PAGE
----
We arrive at Bark Bay and jump off the back of the speedboat into the shallow sea waters and up on to the sand. We mustn't take too long admiring the picture postcard beach scene as we've got a lot of ground to cover before the day's through. The track winds round the coastal bluffs through rainforest vegetation hugging the side of cliffs at times and crossing numerous streams.
We have to take the high tide route to navigate round one bay because the low tide route, across the sand banks, had been lost to the incoming waves hours ago. The tides can advance a metre an hour here. We stop at Anchorage Bay for sandwiches in the sand and I try the temperature of the water- a not very comfortable freezing! But the sea is so clear and inviting I can't resist a few minutes swim then it's off again to complete the 3 1/2 hours back to Marakau, where we collapse exhausted.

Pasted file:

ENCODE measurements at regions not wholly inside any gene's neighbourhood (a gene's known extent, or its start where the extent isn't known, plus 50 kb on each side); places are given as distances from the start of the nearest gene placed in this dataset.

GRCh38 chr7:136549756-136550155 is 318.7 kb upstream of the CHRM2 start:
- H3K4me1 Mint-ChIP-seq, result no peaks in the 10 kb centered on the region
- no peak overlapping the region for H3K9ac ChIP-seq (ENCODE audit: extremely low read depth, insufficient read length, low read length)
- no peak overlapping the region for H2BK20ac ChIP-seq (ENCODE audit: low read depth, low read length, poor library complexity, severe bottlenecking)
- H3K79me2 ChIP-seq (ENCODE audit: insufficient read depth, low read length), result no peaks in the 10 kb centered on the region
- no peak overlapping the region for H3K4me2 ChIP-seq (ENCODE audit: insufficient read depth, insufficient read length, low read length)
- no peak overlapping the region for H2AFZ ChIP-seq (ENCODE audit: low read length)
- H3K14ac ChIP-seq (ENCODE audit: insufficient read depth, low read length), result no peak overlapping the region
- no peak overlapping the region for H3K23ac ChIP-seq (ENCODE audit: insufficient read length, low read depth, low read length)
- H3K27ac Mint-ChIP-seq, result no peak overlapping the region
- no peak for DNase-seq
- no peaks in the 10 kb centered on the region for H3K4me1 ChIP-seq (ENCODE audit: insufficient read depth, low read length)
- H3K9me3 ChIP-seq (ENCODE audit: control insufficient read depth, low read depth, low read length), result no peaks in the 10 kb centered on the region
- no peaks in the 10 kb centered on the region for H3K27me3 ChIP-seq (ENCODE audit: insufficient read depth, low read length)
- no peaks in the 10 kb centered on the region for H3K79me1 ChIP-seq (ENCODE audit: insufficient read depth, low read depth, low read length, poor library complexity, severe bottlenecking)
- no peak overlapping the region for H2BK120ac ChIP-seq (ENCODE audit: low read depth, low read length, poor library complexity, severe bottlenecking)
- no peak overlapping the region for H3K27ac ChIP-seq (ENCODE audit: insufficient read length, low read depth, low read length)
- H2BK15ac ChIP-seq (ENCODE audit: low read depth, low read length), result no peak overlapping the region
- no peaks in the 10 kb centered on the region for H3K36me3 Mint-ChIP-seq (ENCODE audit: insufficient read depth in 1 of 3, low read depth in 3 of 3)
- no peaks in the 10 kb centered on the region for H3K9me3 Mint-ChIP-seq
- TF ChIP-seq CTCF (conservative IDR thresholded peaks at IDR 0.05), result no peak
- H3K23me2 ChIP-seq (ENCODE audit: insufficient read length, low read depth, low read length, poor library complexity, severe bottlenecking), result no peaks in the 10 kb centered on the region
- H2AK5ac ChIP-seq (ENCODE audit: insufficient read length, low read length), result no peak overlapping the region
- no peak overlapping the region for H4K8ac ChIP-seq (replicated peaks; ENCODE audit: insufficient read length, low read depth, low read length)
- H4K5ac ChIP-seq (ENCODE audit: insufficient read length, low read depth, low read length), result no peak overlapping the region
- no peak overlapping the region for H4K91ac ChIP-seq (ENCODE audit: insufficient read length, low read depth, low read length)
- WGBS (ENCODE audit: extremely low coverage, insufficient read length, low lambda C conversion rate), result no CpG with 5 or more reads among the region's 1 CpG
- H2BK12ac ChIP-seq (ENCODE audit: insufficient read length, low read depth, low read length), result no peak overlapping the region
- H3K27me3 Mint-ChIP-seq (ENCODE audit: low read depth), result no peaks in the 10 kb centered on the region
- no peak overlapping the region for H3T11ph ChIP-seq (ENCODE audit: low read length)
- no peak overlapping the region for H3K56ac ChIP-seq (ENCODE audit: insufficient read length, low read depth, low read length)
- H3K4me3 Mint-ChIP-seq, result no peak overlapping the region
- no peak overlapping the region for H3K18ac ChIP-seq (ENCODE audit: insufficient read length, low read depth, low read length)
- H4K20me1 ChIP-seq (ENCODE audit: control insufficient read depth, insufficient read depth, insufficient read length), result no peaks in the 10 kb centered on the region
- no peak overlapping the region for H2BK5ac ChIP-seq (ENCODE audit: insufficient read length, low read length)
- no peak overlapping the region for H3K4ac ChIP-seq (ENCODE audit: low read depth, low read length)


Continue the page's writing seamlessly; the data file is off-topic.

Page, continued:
05.12.09 Barrytown Knifemaking

(Greg's day of fun)